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Microsoft is making big, bold bets on its new operating system, Windows 8, which is set for release later this year.
Windows 8 is, in large part, Microsoft's response to a world that is increasingly mobile, and in which tablet devices may be competing with desktops for consumers' computing time.
Amazon's first Kindle devices may have been ereaders, but with the Kindle Fire, Amazon is neck deep in the tablet world.
Previous research has found that tablets are popular gaming devices, so it's no surprise that Amazon is interested in making sure its app store is filled with compelling games.
With the iPad, Apple single-handedly created today's multi-billion dollar tablet market, and continues to be its most dominant player.
But that doesn't mean that Apple is the only company cashing in on the devices that have changed the face of computing. If you want a new iPad, you'll need to shell out $499 -- a price too steep for many consumers.
Microsoft's launch of its Windows 8 later this year may be the most important product launch in the company's history. Seeking to compete in a world where the desktop is no longer king, the Redmond software giant has performed massive reconstructive surgery on its operating system in an effort to provide for a commercially-viable touch-first experience.
Change may be a necessity for Microsoft and its operating system, but change this significant rarely comes easy. Despite the fact that the company's Windows 8 effort may be its greatest in many years, there are plenty who believe the new operating system is a disaster in the making.
In the patent war between two of the largest consumer electronics companies in the world, Samsung and Apple, Apple won another victory yesterday as US judge Lucy Koh kept in place a ban on sales of Samsung's Galaxy Tab 10.1 tablet.
What's more: last Friday, Judge Koh placed a ban on sales of one of Samsung's phones, the Galaxy Nexus.
Traffic to e-commerce sites from tablets (mainly iPads) has increased by 348% year on year, and is set to rise further, with sales of tablets predicted to reach 119m in 2012.
This infographic from Monetate looks at some of they key stats, and the importance of what it calls 'couch commerce'
8% of the UK population now owns a tablet, which equates to roughly 3m users, according to stats from YouGov.
The stats show Apple's dominance of this market with the iPad, but also that other tablets are beginning to catch up. The iPad's market share has slipped from 75% to 71% between Q1 and Q2 2012.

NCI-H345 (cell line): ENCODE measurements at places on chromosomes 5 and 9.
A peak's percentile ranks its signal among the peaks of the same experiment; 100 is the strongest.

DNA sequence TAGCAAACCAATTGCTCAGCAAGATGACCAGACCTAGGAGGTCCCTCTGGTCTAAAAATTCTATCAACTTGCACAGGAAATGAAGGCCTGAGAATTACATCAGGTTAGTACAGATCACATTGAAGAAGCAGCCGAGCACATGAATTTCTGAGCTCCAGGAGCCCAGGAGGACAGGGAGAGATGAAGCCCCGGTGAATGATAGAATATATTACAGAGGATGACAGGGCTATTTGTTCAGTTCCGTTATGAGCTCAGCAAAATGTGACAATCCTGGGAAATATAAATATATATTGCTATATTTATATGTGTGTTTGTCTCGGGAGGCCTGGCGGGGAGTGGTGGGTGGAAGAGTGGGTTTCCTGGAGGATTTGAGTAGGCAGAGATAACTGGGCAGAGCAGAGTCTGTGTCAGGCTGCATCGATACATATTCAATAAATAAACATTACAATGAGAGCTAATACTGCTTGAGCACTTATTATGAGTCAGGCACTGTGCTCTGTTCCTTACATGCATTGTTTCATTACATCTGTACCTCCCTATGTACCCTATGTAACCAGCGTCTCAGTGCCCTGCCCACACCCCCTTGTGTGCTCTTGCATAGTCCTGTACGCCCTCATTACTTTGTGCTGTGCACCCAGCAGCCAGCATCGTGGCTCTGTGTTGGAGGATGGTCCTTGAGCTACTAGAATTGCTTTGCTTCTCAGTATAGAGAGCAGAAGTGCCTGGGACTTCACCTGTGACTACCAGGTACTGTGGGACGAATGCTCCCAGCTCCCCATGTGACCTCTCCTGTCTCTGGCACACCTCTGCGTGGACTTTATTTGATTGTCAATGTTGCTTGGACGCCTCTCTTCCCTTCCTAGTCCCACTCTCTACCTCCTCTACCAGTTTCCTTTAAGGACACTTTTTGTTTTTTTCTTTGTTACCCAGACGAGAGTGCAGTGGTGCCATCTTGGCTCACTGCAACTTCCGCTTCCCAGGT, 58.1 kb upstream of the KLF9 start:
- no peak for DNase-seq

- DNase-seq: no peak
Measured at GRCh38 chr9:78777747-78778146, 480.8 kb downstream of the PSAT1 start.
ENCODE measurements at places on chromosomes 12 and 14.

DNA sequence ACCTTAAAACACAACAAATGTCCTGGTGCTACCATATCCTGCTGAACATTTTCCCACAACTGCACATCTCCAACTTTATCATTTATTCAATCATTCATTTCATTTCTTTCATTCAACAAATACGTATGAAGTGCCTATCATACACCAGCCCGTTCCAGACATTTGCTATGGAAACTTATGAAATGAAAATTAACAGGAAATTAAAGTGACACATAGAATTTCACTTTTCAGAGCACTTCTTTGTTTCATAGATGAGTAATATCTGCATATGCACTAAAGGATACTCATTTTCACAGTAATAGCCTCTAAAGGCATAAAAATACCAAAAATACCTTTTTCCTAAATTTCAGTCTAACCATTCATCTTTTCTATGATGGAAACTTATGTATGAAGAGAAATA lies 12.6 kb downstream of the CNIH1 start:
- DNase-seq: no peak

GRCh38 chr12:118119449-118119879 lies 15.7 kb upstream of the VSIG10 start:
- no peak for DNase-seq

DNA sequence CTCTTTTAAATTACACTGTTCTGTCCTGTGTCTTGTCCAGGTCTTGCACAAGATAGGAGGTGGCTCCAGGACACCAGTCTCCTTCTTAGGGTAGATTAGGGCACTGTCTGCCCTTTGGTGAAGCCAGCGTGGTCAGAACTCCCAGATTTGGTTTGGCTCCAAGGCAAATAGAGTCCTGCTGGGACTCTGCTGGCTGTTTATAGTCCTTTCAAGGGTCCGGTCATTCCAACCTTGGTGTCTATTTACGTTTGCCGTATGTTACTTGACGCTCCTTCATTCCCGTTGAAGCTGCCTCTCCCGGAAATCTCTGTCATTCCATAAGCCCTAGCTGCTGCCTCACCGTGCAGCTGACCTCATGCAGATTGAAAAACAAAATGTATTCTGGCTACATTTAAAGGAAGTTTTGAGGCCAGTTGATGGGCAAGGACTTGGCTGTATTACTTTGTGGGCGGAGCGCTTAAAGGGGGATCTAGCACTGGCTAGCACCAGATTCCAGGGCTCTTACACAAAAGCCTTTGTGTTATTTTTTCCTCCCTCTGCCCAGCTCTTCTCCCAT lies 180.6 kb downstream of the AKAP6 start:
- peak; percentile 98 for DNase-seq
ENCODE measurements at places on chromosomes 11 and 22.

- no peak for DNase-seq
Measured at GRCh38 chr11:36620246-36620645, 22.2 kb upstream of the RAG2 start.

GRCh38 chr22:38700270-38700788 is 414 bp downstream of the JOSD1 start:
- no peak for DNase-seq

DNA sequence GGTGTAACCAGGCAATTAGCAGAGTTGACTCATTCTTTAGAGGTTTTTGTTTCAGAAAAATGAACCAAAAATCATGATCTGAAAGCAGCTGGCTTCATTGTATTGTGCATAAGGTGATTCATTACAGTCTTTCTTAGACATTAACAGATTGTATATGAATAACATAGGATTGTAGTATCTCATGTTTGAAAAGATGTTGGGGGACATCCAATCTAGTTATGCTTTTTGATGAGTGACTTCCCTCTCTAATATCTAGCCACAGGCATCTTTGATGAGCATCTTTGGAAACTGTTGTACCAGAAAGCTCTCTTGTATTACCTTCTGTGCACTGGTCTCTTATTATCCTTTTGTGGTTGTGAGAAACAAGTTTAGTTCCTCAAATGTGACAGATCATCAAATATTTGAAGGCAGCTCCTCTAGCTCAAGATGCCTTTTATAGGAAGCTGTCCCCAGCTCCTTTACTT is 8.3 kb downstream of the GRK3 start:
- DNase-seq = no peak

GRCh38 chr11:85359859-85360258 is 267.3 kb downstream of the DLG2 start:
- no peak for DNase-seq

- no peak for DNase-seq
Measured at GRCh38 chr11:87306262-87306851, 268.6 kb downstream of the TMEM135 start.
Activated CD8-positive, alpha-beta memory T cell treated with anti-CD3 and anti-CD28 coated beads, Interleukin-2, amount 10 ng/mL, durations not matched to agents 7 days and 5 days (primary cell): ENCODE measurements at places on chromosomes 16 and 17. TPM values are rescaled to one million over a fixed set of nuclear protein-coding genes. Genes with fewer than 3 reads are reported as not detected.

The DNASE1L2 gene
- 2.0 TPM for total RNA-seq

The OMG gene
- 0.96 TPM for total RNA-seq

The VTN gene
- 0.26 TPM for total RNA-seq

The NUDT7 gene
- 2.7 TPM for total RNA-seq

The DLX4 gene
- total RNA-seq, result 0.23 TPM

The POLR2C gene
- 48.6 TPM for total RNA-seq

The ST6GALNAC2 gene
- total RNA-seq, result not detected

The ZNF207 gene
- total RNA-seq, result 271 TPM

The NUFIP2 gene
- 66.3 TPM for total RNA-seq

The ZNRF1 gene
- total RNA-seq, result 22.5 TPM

The popularity of Google's Android may ensure that Google will play a prominent role in the smartphone market for years to come, but its future in the tablet space is anything but guaranteed.
Apple's iPad is the tablet standard, and lower-end competitors like the Kindle Fire and NOOK Tablet use forked versions of Android that Google can't control or monetize. For a variety of reasons, Google hasn't thus far been able to rely on third party manufacturers to build a killer Android tablet.
And it's unlikely to get easier for the search giant any time soon.
Yesterday, Microsoft made what may be remembered as one of its most important announcements ever: it announced that it is designing, manufacturing and selling its own tablets.
The tablets, which the Redmond software giant has dubbed Surface, will sport two flavors of Windows 8: Windows 8 RT and Windows 8 Pro.
The future may be mobile, but capitalizing on the mobile opportunity hasn't exactly been easy for many publishers and advertisers.
Despite the fact that mobile devices are always on and always connected, they have natural limitations which restrict where and how many ads can be served.
According to Microsoft CEO Steve Ballmer, Windows 8 represents a "rebirth" of Windows and it's the "deepest, broadest and most impactful" version of the operating system his company has yet created.
Those are strong words from a man whose legacy may hinge upon Windows 8's success. But Ballmer apparently isn't afraid to use them, or to offer up bold predictions about how fast Windows 8 will find its way onto consumer devices.
The Wall Street Journal revealed some interesting data about readership trends by device and time today at the Business Development Institute's social and mobile conference for Financial Services.
While a live Twitter feed streamed the thoughts of the audience, Michal Shapira, Associate Vice President of Digital Marketing noted that the organization is not just a traditional media company anymore and claimed that, compared to a jury of its peers, the company is number one in terms of mobile access.
Supplementing print readership, the WSJ's desktop, tablet, and phone applications extend the company's product consumption levels far beyond its traditional reading hours.